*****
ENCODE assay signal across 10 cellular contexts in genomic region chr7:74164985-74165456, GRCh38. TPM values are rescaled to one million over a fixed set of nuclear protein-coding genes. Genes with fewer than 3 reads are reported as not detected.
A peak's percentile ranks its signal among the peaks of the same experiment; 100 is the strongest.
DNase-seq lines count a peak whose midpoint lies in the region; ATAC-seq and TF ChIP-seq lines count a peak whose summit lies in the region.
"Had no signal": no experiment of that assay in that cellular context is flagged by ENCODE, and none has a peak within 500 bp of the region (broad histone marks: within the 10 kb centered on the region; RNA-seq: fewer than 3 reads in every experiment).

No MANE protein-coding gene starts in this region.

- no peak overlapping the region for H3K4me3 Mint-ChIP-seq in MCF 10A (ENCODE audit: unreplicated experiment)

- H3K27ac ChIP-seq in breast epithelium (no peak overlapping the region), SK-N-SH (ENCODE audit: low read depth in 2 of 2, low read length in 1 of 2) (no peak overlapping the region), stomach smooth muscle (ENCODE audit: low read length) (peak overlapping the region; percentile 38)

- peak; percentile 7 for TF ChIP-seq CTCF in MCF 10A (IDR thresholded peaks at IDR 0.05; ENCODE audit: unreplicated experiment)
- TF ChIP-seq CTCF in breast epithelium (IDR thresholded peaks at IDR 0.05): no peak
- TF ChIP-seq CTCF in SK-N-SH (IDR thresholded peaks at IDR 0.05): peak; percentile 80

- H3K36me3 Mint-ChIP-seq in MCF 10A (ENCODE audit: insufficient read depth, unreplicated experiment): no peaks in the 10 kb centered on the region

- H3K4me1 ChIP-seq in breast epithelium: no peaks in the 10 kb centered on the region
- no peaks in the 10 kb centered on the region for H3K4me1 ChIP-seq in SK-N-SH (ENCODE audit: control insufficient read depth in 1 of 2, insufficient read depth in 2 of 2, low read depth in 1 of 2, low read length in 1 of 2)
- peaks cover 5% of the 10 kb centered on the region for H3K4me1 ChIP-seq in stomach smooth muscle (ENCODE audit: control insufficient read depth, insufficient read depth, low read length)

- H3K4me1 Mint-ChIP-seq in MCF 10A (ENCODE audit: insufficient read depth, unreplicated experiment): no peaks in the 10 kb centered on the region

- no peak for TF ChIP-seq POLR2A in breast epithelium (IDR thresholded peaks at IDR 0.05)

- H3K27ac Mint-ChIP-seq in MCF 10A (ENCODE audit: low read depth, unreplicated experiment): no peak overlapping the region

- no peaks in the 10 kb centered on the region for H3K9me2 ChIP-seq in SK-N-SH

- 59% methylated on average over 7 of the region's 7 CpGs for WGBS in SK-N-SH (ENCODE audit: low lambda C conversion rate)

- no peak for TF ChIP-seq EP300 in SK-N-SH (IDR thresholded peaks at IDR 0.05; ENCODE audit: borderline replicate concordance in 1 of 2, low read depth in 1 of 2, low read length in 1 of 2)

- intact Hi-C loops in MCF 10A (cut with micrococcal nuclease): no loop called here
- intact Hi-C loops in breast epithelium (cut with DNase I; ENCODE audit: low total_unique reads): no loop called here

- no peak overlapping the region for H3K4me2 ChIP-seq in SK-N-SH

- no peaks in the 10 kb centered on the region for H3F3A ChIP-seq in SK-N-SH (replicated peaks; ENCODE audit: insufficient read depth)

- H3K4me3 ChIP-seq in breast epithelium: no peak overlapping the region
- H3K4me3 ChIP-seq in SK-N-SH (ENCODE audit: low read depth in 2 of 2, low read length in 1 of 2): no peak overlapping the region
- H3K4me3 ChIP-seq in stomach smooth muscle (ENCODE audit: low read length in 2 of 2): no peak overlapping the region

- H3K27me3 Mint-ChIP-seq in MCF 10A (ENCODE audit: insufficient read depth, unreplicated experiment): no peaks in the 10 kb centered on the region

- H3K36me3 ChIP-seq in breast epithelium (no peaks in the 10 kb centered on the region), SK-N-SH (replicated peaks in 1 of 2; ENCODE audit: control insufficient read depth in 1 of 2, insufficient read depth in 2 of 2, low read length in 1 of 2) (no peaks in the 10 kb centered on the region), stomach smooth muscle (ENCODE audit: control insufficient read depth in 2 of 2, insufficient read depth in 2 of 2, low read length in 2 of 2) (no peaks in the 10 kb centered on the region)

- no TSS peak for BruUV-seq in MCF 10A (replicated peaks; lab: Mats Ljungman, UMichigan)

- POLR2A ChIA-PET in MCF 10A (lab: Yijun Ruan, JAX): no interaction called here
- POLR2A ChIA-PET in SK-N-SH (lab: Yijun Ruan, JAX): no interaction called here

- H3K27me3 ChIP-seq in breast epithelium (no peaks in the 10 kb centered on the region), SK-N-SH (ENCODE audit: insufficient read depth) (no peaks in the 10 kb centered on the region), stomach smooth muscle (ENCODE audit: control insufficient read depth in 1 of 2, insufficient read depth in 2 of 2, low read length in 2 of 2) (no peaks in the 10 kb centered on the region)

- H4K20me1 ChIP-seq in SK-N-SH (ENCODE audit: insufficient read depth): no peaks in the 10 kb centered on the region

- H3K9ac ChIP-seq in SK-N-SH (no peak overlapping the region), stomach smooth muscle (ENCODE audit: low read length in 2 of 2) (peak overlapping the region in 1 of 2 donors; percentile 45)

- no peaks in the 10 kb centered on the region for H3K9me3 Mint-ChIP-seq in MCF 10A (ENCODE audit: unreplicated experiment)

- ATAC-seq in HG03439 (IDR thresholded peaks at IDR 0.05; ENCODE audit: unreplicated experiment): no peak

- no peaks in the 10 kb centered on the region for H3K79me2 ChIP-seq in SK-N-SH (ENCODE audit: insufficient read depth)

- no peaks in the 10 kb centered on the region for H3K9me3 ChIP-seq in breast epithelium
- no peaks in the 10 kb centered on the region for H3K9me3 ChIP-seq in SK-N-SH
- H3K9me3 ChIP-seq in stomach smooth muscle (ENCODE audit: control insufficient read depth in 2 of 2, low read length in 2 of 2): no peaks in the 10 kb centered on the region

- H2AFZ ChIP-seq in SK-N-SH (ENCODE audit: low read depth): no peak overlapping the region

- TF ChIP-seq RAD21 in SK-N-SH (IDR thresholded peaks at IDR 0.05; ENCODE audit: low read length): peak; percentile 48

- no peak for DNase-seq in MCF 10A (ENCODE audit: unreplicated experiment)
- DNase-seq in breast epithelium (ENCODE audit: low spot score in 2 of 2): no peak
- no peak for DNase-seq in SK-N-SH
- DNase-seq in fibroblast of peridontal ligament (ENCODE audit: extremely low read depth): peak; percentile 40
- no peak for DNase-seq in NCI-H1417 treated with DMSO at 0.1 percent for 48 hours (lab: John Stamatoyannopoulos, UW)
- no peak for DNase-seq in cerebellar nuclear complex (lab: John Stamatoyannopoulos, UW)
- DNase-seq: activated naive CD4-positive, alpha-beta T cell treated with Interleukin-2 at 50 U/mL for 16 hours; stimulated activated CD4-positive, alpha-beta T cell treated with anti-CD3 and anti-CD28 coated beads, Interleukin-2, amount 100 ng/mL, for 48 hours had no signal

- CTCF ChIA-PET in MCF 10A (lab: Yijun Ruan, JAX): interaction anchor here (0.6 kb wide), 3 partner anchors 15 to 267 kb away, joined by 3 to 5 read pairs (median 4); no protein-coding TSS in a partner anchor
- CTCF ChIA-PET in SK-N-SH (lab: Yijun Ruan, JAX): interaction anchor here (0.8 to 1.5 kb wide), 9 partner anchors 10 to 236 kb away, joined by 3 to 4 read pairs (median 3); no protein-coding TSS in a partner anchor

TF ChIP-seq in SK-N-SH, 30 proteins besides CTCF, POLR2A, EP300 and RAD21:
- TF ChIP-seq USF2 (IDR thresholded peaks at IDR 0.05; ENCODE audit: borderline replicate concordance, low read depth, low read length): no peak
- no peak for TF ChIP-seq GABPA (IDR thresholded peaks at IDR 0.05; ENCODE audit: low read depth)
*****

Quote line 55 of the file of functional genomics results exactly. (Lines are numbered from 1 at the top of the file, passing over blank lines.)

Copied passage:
- no peak for TF ChIP-seq GABPA (IDR thresholded peaks at IDR 0.05; ENCODE audit: low read depth)